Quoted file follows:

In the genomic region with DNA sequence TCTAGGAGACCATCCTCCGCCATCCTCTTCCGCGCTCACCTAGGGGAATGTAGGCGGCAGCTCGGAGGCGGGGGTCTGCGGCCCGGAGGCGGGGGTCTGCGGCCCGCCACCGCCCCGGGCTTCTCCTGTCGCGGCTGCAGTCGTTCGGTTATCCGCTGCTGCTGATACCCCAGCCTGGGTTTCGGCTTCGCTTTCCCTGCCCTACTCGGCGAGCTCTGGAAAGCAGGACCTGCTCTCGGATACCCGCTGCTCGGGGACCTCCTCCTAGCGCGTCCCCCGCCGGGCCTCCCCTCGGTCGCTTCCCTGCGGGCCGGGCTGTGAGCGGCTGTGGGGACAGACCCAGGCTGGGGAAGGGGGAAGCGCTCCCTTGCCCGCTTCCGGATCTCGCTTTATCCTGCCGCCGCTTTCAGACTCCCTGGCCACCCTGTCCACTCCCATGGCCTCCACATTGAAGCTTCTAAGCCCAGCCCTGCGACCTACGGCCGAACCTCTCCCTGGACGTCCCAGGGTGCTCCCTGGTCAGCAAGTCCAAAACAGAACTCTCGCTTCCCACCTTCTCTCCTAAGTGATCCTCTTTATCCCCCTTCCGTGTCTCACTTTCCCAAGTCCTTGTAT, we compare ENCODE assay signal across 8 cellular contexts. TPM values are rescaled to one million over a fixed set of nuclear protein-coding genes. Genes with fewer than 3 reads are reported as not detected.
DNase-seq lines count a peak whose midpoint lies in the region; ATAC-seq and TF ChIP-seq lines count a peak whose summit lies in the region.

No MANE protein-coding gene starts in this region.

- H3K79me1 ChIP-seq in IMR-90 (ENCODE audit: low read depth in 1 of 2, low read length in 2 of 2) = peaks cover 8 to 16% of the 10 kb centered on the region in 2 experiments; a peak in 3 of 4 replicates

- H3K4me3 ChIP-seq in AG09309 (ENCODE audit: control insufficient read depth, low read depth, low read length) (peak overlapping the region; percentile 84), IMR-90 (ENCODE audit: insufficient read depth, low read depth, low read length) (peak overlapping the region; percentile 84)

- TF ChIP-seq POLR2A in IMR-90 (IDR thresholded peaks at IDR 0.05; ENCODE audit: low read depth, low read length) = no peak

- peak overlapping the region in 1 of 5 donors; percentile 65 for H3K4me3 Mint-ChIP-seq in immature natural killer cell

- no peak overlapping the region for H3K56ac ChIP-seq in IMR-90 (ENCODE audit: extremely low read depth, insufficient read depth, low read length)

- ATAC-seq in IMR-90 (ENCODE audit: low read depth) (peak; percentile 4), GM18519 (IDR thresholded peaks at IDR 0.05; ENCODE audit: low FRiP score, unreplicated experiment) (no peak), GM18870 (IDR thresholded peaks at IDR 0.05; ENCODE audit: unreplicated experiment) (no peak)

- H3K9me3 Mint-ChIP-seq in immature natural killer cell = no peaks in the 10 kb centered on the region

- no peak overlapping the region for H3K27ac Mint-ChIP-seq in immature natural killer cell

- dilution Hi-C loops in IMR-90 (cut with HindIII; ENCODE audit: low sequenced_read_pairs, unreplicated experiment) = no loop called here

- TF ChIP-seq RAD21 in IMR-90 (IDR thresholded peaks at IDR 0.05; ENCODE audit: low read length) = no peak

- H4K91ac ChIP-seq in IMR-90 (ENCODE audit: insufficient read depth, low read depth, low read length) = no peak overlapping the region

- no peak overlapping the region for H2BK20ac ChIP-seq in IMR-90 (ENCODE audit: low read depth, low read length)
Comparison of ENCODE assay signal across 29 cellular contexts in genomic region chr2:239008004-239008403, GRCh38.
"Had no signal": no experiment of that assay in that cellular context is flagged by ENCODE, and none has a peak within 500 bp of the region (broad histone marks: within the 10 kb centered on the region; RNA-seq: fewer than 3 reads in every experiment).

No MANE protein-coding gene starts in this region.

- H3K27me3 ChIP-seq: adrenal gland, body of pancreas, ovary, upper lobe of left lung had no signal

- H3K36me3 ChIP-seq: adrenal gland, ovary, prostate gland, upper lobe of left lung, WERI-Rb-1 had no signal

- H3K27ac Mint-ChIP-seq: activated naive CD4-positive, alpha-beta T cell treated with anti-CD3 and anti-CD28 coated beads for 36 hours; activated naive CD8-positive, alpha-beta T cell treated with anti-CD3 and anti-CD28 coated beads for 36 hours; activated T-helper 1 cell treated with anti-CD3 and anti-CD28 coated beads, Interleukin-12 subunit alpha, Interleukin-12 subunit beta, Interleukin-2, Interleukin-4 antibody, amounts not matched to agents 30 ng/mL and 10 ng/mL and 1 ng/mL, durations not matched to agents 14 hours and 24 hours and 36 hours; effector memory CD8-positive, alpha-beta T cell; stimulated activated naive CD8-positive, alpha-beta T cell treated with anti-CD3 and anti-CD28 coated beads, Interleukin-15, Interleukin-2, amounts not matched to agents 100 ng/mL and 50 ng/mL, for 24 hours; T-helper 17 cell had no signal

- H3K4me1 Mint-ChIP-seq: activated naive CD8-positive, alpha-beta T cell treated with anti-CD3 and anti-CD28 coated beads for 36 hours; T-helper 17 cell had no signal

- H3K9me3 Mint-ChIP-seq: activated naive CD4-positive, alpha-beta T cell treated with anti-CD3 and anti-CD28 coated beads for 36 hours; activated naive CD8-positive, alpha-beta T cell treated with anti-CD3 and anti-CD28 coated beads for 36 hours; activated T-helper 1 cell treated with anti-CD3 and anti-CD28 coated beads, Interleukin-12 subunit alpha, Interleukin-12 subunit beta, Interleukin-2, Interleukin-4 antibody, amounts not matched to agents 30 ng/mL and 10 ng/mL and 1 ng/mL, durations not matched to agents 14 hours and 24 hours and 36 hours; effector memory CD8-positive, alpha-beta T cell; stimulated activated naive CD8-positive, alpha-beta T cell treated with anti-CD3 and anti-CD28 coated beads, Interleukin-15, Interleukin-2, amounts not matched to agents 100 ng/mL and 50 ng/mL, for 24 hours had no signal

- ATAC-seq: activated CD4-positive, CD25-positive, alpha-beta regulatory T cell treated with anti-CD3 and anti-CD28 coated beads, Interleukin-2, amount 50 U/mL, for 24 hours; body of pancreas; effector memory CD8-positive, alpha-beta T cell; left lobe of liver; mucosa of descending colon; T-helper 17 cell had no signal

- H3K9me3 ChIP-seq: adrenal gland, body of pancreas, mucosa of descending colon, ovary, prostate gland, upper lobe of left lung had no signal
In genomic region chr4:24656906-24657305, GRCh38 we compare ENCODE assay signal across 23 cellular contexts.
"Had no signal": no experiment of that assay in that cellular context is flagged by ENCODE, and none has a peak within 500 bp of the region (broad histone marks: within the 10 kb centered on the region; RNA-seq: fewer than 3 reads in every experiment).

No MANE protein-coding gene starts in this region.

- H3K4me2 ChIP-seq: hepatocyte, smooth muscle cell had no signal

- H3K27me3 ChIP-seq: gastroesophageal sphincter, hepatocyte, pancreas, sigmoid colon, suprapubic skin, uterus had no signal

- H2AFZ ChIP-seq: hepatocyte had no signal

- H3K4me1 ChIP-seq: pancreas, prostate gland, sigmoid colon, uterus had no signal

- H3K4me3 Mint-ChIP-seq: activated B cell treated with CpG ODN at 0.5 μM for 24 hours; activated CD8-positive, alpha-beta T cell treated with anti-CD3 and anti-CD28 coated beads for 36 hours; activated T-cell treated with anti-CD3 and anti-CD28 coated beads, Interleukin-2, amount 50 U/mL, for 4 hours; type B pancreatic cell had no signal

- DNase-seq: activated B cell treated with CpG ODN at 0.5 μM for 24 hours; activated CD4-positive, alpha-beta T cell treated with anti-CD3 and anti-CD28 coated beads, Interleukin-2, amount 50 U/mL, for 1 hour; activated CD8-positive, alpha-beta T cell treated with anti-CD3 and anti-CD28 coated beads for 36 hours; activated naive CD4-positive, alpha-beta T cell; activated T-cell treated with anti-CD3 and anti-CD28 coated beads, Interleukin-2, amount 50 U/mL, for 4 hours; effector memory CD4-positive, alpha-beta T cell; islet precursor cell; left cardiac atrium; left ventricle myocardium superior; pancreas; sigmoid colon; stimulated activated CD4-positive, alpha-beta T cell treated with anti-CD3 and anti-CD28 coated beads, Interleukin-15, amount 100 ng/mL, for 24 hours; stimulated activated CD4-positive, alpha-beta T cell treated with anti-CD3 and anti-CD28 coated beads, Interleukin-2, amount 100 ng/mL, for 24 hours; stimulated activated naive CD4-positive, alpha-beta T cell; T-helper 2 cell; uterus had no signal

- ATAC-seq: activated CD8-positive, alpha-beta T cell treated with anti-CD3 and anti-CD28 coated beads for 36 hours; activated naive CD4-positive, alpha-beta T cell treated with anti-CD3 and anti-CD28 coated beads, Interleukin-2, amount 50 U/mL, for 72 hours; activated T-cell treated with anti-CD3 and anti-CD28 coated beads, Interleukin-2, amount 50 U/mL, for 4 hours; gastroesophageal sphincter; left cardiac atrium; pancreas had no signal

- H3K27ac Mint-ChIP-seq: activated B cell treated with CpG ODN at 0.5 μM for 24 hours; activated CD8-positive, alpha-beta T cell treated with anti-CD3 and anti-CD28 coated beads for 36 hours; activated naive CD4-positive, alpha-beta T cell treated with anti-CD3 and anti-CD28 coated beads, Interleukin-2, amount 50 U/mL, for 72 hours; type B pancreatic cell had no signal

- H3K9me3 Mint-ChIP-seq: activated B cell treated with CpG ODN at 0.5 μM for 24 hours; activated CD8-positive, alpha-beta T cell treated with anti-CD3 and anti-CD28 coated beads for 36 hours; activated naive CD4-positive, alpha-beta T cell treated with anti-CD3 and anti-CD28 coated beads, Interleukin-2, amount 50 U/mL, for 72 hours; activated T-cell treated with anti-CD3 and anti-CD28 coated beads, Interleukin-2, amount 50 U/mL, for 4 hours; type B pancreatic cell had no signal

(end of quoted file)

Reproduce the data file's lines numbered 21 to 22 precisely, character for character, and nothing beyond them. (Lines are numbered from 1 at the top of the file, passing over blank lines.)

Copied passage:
- H3K27ac Mint-ChIP-seq: activated naive CD4-positive, alpha-beta T cell treated with anti-CD3 and anti-CD28 coated beads for 36 hours; activated naive CD8-positive, alpha-beta T cell treated with anti-CD3 and anti-CD28 coated beads for 36 hours; activated T-helper 1 cell treated with anti-CD3 and anti-CD28 coated beads, Interleukin-12 subunit alpha, Interleukin-12 subunit beta, Interleukin-2, Interleukin-4 antibody, amounts not matched to agents 30 ng/mL and 10 ng/mL and 1 ng/mL, durations not matched to agents 14 hours and 24 hours and 36 hours; effector memory CD8-positive, alpha-beta T cell; stimulated activated naive CD8-positive, alpha-beta T cell treated with anti-CD3 and anti-CD28 coated beads, Interleukin-15, Interleukin-2, amounts not matched to agents 100 ng/mL and 50 ng/mL, for 24 hours; T-helper 17 cell had no signal

- H3K4me1 Mint-ChIP-seq: activated naive CD8-positive, alpha-beta T cell treated with anti-CD3 and anti-CD28 coated beads for 36 hours; T-helper 17 cell had no signal